Manitoba beef industry wants exemption from new warning label by Health Canada

Cattle farmers in Manitoba and across the country are pushing back against a proposed change to food labels by Health Canada.

The government organization is looking at putting labels on foods warning consumers of high amounts of saturated fats, sugars and sodium, a label that currently would also go on beef products.

“That’s concerning for ranchers and farmers across Manitoba and across the country because it really does send mixed messages and we fear it’s going to hurt the demand for our product,” said Tyler Fulton, the president of the Manitoba Beef Producers.

Fulton said he feels the beef industry provides consumers with a healthy protein option and thinks a label like this would see fewer people spend money on beef products.

Currently, there is no label on beef products and Fulton would like for it to stay that way.

“One of the things that confuses the situation is not all single-ingredient products are subject to the rule. For example, butter, milk, those products exempt from (the label). So it makes one question why those products would be exempt and something like ground beef is not.”

He added the industry has been hit hard over the last few years dealing with extreme weather events and COVID-19, and he said a label like this would just add another hurdle for the industry to try and jump over.

“The hurdle is really reducing the demand for consumers for that product and at the end of the day it would come out of the bottom line of our farms.”

The Canadian Cattlemen’s Association (CCA) shares a similar viewpoint saying beef should be exempt from all front-of-packing (FOP) labels.

“Canadian farmers and ranchers produce high-quality, delicious and nutritious beef,” states Reg Schellenberg, CCA President, in a news release. “We strongly oppose Health Canada’s proposed regulations and believe they send the wrong message to Canadians about whole, single-ingredient foods.”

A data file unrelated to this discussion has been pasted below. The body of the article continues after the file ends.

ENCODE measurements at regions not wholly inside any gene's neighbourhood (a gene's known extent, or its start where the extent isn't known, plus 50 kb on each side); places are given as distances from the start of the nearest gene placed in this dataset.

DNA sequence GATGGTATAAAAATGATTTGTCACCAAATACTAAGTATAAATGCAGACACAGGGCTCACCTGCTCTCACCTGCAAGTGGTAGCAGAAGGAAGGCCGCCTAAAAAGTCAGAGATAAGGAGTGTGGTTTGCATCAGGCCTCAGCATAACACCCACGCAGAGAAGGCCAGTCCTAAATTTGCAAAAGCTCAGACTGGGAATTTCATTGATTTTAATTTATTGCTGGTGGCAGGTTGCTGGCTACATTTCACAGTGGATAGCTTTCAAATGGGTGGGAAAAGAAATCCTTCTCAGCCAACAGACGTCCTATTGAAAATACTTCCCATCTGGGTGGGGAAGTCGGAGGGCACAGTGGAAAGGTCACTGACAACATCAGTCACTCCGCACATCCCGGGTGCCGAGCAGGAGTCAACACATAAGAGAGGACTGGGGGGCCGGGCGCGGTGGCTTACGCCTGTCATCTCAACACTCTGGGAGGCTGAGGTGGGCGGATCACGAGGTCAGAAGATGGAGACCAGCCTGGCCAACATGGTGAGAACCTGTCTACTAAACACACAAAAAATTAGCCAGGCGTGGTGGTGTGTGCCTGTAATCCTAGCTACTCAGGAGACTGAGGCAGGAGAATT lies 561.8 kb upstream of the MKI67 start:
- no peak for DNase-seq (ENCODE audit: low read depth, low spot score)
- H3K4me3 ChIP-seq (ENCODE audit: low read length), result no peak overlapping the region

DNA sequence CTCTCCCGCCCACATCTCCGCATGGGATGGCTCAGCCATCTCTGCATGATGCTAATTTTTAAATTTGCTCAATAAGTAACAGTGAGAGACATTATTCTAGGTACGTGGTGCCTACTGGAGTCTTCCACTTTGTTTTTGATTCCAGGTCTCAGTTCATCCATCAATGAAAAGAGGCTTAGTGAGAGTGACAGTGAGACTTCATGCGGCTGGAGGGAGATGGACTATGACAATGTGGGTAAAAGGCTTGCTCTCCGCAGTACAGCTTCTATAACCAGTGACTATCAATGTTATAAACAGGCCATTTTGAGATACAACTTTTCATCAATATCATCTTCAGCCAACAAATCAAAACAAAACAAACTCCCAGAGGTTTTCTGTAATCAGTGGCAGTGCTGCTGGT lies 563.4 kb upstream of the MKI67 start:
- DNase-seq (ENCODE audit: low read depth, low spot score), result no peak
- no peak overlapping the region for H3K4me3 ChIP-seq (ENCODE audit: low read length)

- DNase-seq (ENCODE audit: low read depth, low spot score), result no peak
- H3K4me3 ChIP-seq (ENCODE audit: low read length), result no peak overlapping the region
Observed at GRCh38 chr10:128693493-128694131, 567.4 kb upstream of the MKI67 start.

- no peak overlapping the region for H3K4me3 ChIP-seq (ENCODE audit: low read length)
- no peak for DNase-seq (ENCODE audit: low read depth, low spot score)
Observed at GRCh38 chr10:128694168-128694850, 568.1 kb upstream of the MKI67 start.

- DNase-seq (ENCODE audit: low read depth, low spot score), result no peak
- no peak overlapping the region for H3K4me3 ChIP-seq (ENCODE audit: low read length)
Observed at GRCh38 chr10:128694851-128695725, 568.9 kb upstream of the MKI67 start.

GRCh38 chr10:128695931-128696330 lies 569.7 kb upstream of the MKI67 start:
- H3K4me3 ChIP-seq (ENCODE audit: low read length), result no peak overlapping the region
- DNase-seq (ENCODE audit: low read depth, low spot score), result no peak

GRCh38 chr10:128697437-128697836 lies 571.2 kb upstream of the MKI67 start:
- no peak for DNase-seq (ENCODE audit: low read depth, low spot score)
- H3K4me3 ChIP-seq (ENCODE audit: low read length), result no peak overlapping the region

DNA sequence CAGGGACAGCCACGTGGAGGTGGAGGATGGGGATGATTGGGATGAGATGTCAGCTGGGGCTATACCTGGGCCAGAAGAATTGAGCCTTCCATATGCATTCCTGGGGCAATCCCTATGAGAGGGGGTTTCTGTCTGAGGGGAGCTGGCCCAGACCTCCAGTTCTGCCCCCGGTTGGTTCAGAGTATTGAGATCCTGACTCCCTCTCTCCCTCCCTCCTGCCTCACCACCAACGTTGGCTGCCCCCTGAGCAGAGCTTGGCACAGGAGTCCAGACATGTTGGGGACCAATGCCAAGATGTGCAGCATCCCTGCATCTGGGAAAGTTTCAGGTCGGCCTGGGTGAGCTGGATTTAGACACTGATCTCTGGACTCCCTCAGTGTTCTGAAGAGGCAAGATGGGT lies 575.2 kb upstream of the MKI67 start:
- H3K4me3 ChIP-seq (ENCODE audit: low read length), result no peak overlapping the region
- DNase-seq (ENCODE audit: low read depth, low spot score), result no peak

In a statement to CTV News, Health Canada said saturated fats, sugars and sodium intake levels in Canada are above the recommended limits and unhealthy diets can lead to several health issues.

It said these labels would not be viewed as a warning but a quick way for Canadians to determine what is in their food.

“The FOP nutrition symbol will complement existing initiatives, such as the revised Nutrition Facts tables and Canada’s Food Guide. These labels are widely recognized by health organizations as an effective tool to help counteract rising rates of diet-related chronic disease in Canada,” Health Canada said in the statement.

The organization added the label wouldn’t be applied to all ground meat as there are options with lower saturated fat content.

Health Canada said exemptions include foods that are already exempt from displaying nutrition tables like raw whole cut meats; there is evidence that the food provides protective health effects; and the information would be redundant.

Fulton feels ground beef should fit in that category because it is high in protein, iron and vitamins.

“If Canada goes and enacts this regulation, it would be the only jurisdiction in the world that does that. And by that, I’m saying, puts a warning label on a single ingredient product, like ground beef,” said Fulton.

According to Manitoba Beef Producers, cooked extra lean ground beef has 2.5 grams of saturated fat, which is 14 per cent of a person’s daily value, while raw extra-lean has three grams at 17 per cent of the daily value.

Health Canada said a label for prepackaged foods would be applied if the saturated fat daily value is over 15 per cent or three grams.

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